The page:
The world’s number one software giant, Oracle Corp., is expected to announce Thursday in the US that its quarterly sales have surpassed $10 billion for the first time at an unprecedented 71 cents for the company.
The reason behind the Redwood, CA-based company’s massive sales? Many analysts believe that Oracle CEO Larry Ellison has successfully mastered the art of mixing software and hardware, and big companies are sold. The catalyst to software-hardware hybrid was the purchase of Sun Microsystems Inc last year. The acquisition added computers to the collection of software programs that Ellison and Oracle have accumulated through more than $42 billion in acquisitions since 2005. With the Sun hardware, Oracle has modified its databases to run faster on new machines.
Another driver of growth is the rollout of Oracle’s Fusion application, which is a crosslevel platform of several software products, including Java EE, integration services, business intelligence and content management. Still, the Fusion applications are not yet where they need to be in terms of a major profit generator.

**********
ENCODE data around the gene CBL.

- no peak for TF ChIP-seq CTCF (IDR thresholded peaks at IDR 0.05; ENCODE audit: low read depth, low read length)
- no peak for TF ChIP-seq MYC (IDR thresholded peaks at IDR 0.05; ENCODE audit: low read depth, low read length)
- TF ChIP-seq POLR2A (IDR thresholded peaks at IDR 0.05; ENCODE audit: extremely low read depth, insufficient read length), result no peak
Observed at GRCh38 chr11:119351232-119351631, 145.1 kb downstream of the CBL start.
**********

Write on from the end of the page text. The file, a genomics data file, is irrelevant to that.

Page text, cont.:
The company’s Exadata machines seem to be the profitable hardware component of the fourth quarter growth. Analysts estimate that 100 customers have the machines in production environments. The machines, which combine specially engineered Sun computers with Oracle database software, will likely keep fueling growth because customers who buy Exadata also purchase software licenses, generating even more revenue. Like the Fusion products, the future of Exadata’s success is unclear, but new license revenue is poised to deliver even more sales growth.